Rocky Hill voters have plenty of options to consider, with three parties and 28 candidates for town council and the board of education
In July, Republicans and Democrats nominated slates filled with incumbent and first time candidates, and in August, a third party, Unite! Rocky Hill, announced a slate.
Democrats, who have held the majority since 2015, nominated Mayor Claudia Baio and Deputy Mayor Joe Kochanek alongside town councilors John Emmanuel and William O’Sullivan.
Newcomers Mukesh Desai and Christopher Duff will join them on the ballot.
Chief among the issues Democrats are looking to solve is how the state budget will impact the town’s finances and seeing projects like the intermediate school and senior center come to fruition.
“Over the last two years, we have already begun to address these issues, but we have more work to do,” Baio said. “We will need to continue to look deeply into the budget process.”
Duff, a newcomer to the council, said the town council needs to look at new ways to expand the town’s grand list.
“Given the challenging economic climate in our state, we must continue to be creative, efficient and disciplined with our budgeting and planning so that we can keep our mill rate low and protect vital services,” Duff said.
On the board of education side, Democrats are running incumbents Laurie Boske, Barry Goldberg, Maria Mennella and Rene Rivard. Newcomer Judi Murphy is also on the slate.
“The most pressing issues facing the town are the increase in enrollment with limited classroom space in our facilities,” Mennella said. “As our enrollment increases, we would like to keep Rocky Hill a desirable community by offering high quality education in a fiscally responsible manner.”
On the Republican side, Lisa Marotta is running for mayor with a slate of fresh faces including Bryan Addy, Ed Charamut, Allan Greenspan, Andrew Lanciotto and Jeff Levine.
Republicans said working across party lines, responsibly managing state funding and accommodating the town’s growth were top priorities for the party.
“My goal is to set the tone for prudent management and unbiased leadership. The council must work collaboratively toward goals in a transparent manner,” Marotta said. “This is the basis for moving agendas forward and the people of Rocky Hill deserve an administration committed to action.”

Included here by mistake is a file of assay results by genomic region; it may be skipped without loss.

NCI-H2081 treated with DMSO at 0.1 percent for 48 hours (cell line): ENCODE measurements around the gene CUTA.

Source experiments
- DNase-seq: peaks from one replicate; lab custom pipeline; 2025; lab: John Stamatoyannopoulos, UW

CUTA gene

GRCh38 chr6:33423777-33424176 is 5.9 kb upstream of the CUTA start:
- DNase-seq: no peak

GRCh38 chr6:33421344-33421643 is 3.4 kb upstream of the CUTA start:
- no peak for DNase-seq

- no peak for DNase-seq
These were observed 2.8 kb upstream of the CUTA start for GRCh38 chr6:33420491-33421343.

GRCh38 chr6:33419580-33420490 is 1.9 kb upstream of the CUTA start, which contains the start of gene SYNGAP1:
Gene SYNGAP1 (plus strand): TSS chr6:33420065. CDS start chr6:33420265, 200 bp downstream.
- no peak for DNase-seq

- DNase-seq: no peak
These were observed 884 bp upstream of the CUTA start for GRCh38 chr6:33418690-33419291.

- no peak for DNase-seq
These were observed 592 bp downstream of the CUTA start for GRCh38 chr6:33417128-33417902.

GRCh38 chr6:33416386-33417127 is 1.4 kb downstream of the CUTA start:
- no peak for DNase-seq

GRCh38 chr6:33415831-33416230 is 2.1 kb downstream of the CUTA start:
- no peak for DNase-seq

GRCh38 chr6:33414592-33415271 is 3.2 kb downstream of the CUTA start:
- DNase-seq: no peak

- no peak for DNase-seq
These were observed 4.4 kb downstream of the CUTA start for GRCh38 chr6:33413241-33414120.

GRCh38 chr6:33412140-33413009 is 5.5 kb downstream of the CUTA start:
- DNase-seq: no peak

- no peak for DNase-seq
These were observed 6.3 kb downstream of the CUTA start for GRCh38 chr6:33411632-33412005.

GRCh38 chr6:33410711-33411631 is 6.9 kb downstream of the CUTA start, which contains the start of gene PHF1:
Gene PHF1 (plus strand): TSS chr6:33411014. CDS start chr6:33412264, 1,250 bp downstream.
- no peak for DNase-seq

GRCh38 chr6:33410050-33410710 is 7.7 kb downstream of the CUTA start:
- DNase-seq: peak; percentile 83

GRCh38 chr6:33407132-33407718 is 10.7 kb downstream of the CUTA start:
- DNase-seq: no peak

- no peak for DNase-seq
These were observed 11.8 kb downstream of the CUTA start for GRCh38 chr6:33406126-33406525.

Addy, a newcomer on the slate, said the Republican ballot has the right attitude to help move Rocky Hill forward.
“We don’t have egos or grudges from prior elections that impede progress. We are fresh faces with open minds and can-do attitudes that will listen and work together to resolve current issues,” he said.
Republicans will run incumbents Jenn Allison, Dilip Desai, Brian Dillon and Frank Morse to serve on the board of education. Kimberly Kehoe, a newcomer, is also on the slate.
Kehoe said that developing a STEM curriculum to ensure students are getting a top-notch education will be a priority.
“By doing this, our students will be well prepared for the requirements and responsibilities that will be waiting for them by the time they enter middle school,” she said.
In August, a new party came together to challenge both Republican and Democratic slates. Unite! Rocky Hill was founded on a platform of smart growth, fiscal responsibility and government ethics.
Former Rocky Hill mayor and town councilor Henry Vasel will be running for mayor on the slate with incumbent councilors Catherine Vargas and Frank Szeps. Newcomers Ralph Lindenberger, Cynthia Tangney and Michele Collins join them.
“I believe Unite! Rocky Hill is much better than the national political parties,” Vasel, who is self-funding his campaign for mayor, said. “The national parties are telling you ‘you can only buy vanilla’ and I’m saying there’s 31 different flavors.”
Candidates said top priorities would be working together, creating a strong education system, providing more services to seniors and stabilizing the income tax base.
“I have and will continue to take an in-depth look at where your tax dollars are being spent and to make recommendations as to how to provide the services Rocky Hill needs to be a thriving and vibrant community in the most cost-effective manner,” Vargas said.